The play was subsequently produced as a film, Gaslight, in the UK in 1940 (full version here) and the  U.S. in 1944 (trailer here) with Ingrid Bergman.

Those dramas depicted some of the basic elements of the technique of gaslighting: the husband drives his wife to near insanity by convincing her that she has only imagined the sounds in the attic and the dimming (assombrissement) of the gaslights in their house, which were actually the result of his searching for some missing jewels.

 

Subscribe (abonnez-vous) to our blog:

leave your email address on the right-hand column

and reply to our confirmation email.

 

The story

The play is set in London in 1880, at the upper-middle-class home of Jack Manningham and his wife Bella.

Bella is clearly on edge (nerveuse), and the reproaches of her overbearing (dominateur) husband (who flirts with the servants in front of his wife) make it worse. Bella is perturbed by Jack’s unexplained disappearances from the house: he will not tell her where he is going, and this increases her anxiety. Jack tries to convince Bella that she is going insane by telling her she is imagining that the gas light in the house is dimming.

A police detective called Rough helps Bella realise that Jack is responsible for her torment. Rough explains that the apartment above was once occupied by one Alice Barlow, a wealthy woman who was murdered for her jewels. The murderer was never found.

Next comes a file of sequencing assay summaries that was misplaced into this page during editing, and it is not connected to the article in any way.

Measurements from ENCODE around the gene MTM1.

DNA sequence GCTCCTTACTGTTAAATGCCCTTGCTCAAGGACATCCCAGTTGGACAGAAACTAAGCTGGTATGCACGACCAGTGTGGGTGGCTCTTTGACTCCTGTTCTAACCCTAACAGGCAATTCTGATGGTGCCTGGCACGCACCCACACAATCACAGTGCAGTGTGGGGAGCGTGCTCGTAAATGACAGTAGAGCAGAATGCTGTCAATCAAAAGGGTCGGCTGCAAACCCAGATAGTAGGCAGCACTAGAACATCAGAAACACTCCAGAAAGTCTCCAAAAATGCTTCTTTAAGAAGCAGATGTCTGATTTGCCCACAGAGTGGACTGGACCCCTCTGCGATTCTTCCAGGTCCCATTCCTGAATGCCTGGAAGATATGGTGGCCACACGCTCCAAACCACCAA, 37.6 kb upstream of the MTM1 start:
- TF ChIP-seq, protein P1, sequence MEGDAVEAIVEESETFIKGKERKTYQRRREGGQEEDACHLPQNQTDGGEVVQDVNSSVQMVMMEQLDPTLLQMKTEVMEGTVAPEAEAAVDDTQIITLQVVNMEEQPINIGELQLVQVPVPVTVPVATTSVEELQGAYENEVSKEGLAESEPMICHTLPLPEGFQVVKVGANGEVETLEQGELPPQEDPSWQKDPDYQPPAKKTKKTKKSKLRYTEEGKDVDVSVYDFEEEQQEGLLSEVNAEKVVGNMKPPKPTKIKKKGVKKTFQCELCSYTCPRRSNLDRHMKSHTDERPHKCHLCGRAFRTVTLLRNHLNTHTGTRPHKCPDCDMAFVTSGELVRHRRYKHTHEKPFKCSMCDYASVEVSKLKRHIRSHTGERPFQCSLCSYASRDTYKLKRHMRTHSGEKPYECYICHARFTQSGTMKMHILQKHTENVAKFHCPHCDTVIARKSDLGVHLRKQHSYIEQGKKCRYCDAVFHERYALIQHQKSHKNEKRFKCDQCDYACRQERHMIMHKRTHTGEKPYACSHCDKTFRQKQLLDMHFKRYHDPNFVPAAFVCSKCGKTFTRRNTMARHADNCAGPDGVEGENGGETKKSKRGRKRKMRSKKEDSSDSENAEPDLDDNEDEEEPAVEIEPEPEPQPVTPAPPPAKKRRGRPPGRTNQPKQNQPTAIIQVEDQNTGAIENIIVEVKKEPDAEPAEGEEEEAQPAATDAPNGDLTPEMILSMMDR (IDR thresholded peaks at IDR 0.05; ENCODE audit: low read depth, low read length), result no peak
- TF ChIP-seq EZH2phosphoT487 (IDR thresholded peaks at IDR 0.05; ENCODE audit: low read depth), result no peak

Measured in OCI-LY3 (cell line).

Jack goes to the flat each night to search for the jewels, and lighting the apartment’s gas lights causes the lights to dim in the rest of the building. Bella believes she is “hearing things” when she hears his footsteps in the empty apartment.

Rough convinces Bella to assist him in exposing Jack as the murderer, which she does, but not before she takes revenge on Jack by pretending to help him escape. At the last minute she reminds him that, having gone insane, she is not responsible for her actions. At the end of the play, Jack is taken by the police.

 

Other cultural examples

The story is an example of psychological abuse and coercive control. There are many other movies in which gaslighting is described, for example: What Lies Beneath (2000), Sleeping With the Enemy (1991), Rosemary’s Baby (1968), The Shining (1980), Memento (2000), and more.